In the days after her death I put together a eulogy that might capture her for the sake of her funeral. They were “outside” words because how do you explain what the lift of an eyebrow, a smile or a warming arm around your shoulders really means? The other words are in my heart as I think of her constantly.

Here is the eulogy I gave at my mother’s funeral. It was a difficult speech but one that I believed honoured her and her memory:

I have wrestled with the idea of speaking to you today because if you knew my mother, you would know what a particularly private person she was. She never boasted or pretended an upper hand. She kept her thoughts to herself.

However, Howard has encouraged me to share with you some thoughts and my cousin Elaine Levine wrote “that Eve ( my mother) was the family historian, and the truth teller. So I have decided to tell some of my truths about my mother.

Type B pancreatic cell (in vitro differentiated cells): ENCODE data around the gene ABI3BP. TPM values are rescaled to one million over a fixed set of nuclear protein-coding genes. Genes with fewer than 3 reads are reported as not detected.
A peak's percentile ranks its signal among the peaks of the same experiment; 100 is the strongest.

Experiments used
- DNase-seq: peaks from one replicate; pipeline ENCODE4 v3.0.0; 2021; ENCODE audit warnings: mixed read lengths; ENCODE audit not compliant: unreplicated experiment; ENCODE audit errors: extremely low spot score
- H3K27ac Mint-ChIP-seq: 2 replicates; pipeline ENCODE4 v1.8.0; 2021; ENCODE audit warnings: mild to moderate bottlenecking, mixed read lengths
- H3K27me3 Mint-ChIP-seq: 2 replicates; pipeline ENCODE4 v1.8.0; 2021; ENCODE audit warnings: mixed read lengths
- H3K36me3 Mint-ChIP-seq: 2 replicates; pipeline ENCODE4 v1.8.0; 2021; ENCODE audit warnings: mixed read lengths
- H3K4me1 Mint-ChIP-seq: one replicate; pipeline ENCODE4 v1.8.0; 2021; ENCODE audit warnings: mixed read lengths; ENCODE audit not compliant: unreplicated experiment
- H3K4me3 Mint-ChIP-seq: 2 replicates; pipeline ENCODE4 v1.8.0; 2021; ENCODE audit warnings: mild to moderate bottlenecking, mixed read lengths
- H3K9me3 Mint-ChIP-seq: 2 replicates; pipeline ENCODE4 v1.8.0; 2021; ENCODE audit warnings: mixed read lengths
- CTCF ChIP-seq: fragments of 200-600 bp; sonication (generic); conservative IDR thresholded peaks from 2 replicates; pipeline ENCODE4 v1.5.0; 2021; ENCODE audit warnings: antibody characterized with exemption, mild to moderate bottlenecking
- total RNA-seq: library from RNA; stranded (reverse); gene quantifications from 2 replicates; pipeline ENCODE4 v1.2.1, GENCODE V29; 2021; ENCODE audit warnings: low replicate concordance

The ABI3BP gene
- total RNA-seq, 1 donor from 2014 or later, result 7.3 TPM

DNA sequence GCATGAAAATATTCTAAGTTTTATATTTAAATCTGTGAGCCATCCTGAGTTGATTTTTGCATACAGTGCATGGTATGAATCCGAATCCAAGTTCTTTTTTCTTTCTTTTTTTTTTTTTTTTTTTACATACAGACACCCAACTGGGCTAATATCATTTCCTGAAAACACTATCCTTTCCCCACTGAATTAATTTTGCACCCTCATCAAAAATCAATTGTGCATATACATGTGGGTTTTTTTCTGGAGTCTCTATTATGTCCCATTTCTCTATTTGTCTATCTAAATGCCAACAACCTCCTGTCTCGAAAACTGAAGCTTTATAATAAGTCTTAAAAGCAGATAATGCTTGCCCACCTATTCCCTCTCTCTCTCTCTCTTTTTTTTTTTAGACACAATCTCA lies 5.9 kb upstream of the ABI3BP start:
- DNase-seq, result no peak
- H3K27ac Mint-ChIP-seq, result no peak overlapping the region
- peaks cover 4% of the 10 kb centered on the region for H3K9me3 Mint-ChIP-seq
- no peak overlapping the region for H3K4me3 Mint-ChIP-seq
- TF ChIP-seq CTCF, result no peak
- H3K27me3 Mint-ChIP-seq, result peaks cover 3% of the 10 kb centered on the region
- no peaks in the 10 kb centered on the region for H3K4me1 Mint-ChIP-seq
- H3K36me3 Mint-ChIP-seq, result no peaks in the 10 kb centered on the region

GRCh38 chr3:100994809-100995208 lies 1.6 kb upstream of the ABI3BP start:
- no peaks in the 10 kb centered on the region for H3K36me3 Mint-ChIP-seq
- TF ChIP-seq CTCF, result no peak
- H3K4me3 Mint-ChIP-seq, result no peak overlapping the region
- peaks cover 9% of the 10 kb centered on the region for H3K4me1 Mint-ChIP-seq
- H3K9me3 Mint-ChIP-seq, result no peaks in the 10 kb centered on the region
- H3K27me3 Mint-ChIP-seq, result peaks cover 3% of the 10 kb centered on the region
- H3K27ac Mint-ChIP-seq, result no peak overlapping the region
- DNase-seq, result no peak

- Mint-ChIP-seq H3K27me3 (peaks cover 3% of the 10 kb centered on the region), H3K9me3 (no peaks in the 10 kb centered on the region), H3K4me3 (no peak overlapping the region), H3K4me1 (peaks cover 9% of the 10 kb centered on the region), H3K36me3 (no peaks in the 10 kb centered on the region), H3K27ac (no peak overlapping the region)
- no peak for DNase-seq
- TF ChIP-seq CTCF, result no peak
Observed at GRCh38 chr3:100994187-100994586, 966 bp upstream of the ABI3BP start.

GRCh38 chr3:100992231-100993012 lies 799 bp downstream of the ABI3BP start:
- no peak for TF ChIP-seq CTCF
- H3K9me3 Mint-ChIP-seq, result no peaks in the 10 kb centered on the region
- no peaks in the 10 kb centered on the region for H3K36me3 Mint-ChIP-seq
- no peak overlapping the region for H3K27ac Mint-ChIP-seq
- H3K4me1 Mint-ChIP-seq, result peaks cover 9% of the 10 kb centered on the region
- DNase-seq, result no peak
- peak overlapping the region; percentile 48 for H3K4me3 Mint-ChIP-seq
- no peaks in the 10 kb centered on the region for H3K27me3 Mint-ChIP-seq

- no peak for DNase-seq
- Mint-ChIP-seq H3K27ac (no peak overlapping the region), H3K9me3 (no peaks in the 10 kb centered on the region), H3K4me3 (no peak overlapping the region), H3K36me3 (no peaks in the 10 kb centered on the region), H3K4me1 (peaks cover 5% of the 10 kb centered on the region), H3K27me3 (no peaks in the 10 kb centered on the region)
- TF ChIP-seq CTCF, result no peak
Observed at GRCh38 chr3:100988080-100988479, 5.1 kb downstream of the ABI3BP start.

But first, let me say this: these are my truths and every person on earth is sweet, sour, kind, harsh, simple, and complicated –so much more than mere words can impart. It has often been said that words can illuminate as well as obscure.

My mother began her life as Chava. She came from Poland at age 5 with her mother Layal, sister Sura (Toby) and an Aunt, arriving at Pier 21 in Halifax, Nova Scotia. She had once described to me an interrupted picnic in Poland that ended with her father scooping her in his arms as he ran from Cossacks on their horses. She adored her father Joe and in my mind’s eye I can see them in our living room waltzing , him humming a song.

Her comfortable life of fur coats and dolls In Poland was transformed when she landed here. Like the displaced writer,Eva Hoffman, in Lost in Translation, she was given a new name she never liked, Eva, She preferred to be called Eve,. She was often chased by children screaming “ Green horn, tin horn, popcorn, five cents apiece”. Yet the buoyancy, the ability to overcome was already evident and she would tell us that she would climb to the highest rooftops on Markham Street and sing – in a voice that caused a radio show producer to go to her mother and ask permission to put her on air. My grandmother said No.